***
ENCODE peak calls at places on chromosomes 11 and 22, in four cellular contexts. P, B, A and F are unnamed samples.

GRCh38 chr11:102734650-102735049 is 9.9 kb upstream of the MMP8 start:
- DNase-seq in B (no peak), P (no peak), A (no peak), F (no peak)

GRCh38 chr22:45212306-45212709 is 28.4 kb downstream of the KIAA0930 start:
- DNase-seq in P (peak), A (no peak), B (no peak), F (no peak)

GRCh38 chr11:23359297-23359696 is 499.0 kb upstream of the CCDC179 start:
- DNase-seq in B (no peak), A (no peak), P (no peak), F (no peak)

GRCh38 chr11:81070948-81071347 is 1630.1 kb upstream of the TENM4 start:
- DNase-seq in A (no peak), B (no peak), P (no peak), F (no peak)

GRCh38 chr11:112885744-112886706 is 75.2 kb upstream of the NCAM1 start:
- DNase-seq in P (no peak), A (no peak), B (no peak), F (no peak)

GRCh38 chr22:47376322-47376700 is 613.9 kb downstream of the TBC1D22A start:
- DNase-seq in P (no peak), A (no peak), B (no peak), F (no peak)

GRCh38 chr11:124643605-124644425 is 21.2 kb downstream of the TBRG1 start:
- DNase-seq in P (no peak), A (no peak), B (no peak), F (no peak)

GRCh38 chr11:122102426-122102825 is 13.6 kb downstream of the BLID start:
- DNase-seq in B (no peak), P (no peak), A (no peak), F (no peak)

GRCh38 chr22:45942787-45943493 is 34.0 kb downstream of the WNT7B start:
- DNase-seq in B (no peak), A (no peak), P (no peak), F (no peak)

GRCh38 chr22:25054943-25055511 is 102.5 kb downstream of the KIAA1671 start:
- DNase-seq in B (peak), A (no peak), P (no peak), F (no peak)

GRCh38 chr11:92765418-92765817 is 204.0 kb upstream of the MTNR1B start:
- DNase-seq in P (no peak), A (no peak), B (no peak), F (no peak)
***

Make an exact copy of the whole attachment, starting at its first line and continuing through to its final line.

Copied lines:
ENCODE peak calls at places on chromosomes 11 and 22, in four cellular contexts. P, B, A and F are unnamed samples.

GRCh38 chr11:102734650-102735049 is 9.9 kb upstream of the MMP8 start:
- DNase-seq in B (no peak), P (no peak), A (no peak), F (no peak)

GRCh38 chr22:45212306-45212709 is 28.4 kb downstream of the KIAA0930 start:
- DNase-seq in P (peak), A (no peak), B (no peak), F (no peak)

GRCh38 chr11:23359297-23359696 is 499.0 kb upstream of the CCDC179 start:
- DNase-seq in B (no peak), A (no peak), P (no peak), F (no peak)

GRCh38 chr11:81070948-81071347 is 1630.1 kb upstream of the TENM4 start:
- DNase-seq in A (no peak), B (no peak), P (no peak), F (no peak)

GRCh38 chr11:112885744-112886706 is 75.2 kb upstream of the NCAM1 start:
- DNase-seq in P (no peak), A (no peak), B (no peak), F (no peak)

GRCh38 chr22:47376322-47376700 is 613.9 kb downstream of the TBC1D22A start:
- DNase-seq in P (no peak), A (no peak), B (no peak), F (no peak)

GRCh38 chr11:124643605-124644425 is 21.2 kb downstream of the TBRG1 start:
- DNase-seq in P (no peak), A (no peak), B (no peak), F (no peak)

GRCh38 chr11:122102426-122102825 is 13.6 kb downstream of the BLID start:
- DNase-seq in B (no peak), P (no peak), A (no peak), F (no peak)

GRCh38 chr22:45942787-45943493 is 34.0 kb downstream of the WNT7B start:
- DNase-seq in B (no peak), A (no peak), P (no peak), F (no peak)

GRCh38 chr22:25054943-25055511 is 102.5 kb downstream of the KIAA1671 start:
- DNase-seq in B (peak), A (no peak), P (no peak), F (no peak)

GRCh38 chr11:92765418-92765817 is 204.0 kb upstream of the MTNR1B start:
- DNase-seq in P (no peak), A (no peak), B (no peak), F (no peak)